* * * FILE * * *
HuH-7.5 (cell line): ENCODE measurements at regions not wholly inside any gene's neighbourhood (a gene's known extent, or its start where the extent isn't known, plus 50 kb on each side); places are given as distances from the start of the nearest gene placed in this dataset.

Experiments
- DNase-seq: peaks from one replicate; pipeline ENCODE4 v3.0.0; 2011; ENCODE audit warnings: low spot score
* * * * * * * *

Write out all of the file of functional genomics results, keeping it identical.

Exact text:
HuH-7.5 (cell line): ENCODE measurements at regions not wholly inside any gene's neighbourhood (a gene's known extent, or its start where the extent isn't known, plus 50 kb on each side); places are given as distances from the start of the nearest gene placed in this dataset.

Experiments
- DNase-seq: peaks from one replicate; pipeline ENCODE4 v3.0.0; 2011; ENCODE audit warnings: low spot score